branches” provides this info.
How do I make a new codeline
named prodxyz-2.0?
There are several steps:
1. Make a named branch specification. Save it.
• “p4 prodxyz-2.0”
• if you want to exactly imitate another branch (e.g. prodxyz), use
“p4 branch –o prodxyz-1.0.1 > tmp” to capture the output, edit this temporary file
and replace the “1.0.1” references with “2.0”, then run “p4 branch –i < tmp”.
2. Run the “p4 integrate” command to populate this new codeline. Submit the change.
• p4 integrate –b prodxyz-2.0
or, if you want to push content as of a certain label (e.g. “xyz”) from the parent,
p4 integrate –b prodxyz-2.0 //…@xyz
• p4 submit
3. Send e-mail telling everyone about this codeline and what it’s used for.
Put everything onto a laptop, you’re
going to the beach and want to hack.
(This assumes that you won’t be
connected to a net while away.)
There are several steps:
1. Connect the laptop to the net.
2. Run “p4 sync” to populate the source onto the laptop.
3. Leave for the beach.
4. While editing, use “chmod” or “attrib” to make the files writeable. Make your changes.
5. Get back to work, reconnect to the net.
6. Run the following commands to tell you what’s updated and open them for
• p4 diff –se | p4 –x – edit
• p4 diff –sd | p4 –x – delete
• find . –type f –print | p4 –x – add
Then inspect what’s opened (“p4 opened”) and what you’ve changed (“p4 diff”). Submit or
revert as appropriate.
Run a checkpoint “p4 admin checkpoint” – only an administrator can run this. (An administrator has “super”
permissions in the “p4 protect” data.)
Be sure to back up the checkpoint, the current journal, and each of the “depot” directories on
the server machine!
Change the security/permissions “p4 protect” – only an administrator can run this.
“p4 protects” – used in 2006.1 and later to TELL you your permissions .
Make a label It’s a two-step process:
1. Make the label using “p4 label xxx”
2. Populate it using “p4 labelsync –l xxx”
or if you have a specific list of files,
“p4 labelsync –l xxx file1 file2 …”.
Copy a label’s contents to another
label. Assume that the existing label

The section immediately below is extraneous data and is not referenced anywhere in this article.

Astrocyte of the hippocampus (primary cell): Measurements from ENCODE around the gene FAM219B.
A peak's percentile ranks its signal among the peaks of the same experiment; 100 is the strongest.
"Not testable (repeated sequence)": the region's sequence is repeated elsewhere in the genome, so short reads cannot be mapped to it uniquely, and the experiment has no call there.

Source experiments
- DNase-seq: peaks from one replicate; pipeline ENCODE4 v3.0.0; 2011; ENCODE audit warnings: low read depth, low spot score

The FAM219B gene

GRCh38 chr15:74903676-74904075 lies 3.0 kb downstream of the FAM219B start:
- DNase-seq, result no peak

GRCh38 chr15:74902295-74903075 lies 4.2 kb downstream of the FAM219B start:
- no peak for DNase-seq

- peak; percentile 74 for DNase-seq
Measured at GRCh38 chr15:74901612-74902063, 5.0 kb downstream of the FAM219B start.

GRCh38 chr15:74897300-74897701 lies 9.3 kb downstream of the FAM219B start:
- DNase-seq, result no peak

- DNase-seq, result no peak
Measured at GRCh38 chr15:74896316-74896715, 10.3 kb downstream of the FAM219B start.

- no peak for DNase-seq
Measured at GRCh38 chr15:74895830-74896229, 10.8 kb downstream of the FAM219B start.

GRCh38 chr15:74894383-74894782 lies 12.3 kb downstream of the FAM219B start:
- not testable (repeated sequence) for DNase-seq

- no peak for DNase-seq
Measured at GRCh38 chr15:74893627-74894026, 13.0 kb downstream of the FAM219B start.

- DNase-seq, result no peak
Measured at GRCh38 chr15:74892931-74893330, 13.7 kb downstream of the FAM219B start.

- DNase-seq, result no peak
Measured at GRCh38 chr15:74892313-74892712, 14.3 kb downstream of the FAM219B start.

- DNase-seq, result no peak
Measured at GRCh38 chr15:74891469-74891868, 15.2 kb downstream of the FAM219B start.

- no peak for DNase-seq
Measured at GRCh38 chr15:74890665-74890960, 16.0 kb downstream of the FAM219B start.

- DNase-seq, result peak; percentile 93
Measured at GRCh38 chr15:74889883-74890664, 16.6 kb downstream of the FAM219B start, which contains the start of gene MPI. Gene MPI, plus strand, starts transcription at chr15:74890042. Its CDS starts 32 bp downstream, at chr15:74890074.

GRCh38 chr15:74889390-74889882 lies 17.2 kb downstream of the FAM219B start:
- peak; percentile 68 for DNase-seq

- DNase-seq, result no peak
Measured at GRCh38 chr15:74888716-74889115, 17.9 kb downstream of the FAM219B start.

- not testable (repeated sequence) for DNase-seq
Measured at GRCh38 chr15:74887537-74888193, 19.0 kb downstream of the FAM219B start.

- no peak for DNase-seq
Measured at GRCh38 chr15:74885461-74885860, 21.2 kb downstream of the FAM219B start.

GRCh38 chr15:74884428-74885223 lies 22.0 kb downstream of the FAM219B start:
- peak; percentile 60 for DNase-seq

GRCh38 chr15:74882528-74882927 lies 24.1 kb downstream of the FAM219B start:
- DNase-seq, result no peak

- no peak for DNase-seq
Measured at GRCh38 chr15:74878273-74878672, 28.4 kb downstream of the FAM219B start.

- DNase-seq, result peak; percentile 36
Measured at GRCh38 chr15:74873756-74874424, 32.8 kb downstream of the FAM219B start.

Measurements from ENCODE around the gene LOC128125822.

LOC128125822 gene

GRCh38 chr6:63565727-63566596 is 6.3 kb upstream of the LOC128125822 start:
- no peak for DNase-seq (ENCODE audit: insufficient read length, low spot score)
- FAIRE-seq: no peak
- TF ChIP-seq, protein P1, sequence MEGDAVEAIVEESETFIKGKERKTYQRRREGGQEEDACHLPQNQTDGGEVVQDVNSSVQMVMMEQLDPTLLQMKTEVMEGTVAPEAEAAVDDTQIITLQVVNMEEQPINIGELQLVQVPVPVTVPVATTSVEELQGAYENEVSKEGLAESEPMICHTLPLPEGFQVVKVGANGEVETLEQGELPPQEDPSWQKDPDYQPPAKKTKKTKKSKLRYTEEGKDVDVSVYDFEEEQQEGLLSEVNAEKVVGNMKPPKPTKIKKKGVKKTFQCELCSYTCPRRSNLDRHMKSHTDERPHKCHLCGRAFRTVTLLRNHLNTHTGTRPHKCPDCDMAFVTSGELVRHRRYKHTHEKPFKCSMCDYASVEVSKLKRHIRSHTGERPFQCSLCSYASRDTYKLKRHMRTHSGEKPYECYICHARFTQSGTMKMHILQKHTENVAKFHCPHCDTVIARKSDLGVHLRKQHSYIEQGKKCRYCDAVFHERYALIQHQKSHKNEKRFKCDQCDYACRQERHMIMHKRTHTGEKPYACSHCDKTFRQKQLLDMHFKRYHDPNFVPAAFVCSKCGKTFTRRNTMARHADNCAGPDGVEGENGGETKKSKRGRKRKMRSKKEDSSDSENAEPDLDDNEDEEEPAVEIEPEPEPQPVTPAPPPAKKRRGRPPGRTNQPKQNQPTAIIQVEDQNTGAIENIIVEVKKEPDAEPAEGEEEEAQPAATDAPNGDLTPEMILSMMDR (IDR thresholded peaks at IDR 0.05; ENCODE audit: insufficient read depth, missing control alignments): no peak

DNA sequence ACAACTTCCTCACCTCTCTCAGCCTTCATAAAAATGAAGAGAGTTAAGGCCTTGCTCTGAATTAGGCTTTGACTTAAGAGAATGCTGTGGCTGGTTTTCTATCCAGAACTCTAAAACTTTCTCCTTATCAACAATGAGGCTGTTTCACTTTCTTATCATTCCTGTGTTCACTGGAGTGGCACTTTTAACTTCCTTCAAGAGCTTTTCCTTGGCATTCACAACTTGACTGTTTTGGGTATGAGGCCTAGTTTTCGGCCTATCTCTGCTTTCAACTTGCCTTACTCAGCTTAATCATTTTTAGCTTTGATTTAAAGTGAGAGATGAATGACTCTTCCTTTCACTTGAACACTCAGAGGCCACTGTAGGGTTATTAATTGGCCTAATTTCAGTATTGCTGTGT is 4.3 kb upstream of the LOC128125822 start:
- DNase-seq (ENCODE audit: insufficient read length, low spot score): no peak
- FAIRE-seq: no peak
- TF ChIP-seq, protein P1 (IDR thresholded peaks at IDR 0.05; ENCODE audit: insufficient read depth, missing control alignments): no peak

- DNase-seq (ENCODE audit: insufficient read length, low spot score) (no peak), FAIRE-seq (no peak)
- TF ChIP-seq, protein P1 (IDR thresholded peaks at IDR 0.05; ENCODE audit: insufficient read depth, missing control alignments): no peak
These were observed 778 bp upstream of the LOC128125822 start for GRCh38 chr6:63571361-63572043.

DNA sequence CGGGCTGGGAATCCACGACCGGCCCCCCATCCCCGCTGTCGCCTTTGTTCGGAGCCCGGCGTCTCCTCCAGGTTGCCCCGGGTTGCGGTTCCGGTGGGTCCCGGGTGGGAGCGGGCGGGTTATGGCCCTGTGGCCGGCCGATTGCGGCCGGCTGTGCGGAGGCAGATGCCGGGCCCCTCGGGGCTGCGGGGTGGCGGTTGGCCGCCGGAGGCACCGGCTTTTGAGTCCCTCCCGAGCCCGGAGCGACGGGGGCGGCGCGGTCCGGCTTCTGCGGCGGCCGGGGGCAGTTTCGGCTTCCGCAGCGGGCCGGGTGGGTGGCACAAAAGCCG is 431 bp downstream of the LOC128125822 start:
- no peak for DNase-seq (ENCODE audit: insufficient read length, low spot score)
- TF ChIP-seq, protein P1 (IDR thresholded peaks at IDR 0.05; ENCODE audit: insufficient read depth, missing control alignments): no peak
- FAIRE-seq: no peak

is “xxx” and the new label is to be
Again, a two-step process:
1. Make the label using “p4 label –t xxx abc”
2. Populate it using
“p4 labelsync –l abc //…@xxx”
Note that the second step is really identical to the second step in the previous question – we’re
just specifying a very specific list of revisions [of files] to include in the new label.
In 2005.1 and later, “p4 tag” will make the label and apply it to a set of files.)


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Command Line to find a Change list properties in perforce server


Command Line to find a Change list properties and associated path of the file in perforce server view:

Examples of the command you want:
p4 describe 1231928
p4 describe -s 1231928
p4 files @=1231928

Where 1231928 is the change list number.

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Step by step guide on PerforceDFiles Tool | Perforce Tutorial


This tool can be used to add thousands of files and directory in perforce server on single click which is having different-different hierarchy

Java should install and class path should set.

Put the code under ClientSpec root folder in the same hierarchy which you want to add in perforce server.

Create a changelist first. Just go to command prompt and type “p4 change”. Perforce will automatically create a changelist and will give you the changelist number. It will also ask you to update a text file with the changelist description. Just give the appropriate description there. Note the changelist number.


The file file has one file called “”. So first update it with two values. The changelist number and the source path. The source path can be “D:/Perforce/Components/DatabaseServer”.
Use forward slash only “/”.

Step4: Once these files are updated, you can run the script file “makescript.bat” which will update the “checkinscripts.bat” with new checkin scripts.

Step5: Run “checkinscripts.bat” and refresh perforce console. See that new folder is created below components folder and the files are inside

Note: The file which will not be added into perforce server can be found in “missedfiles.log”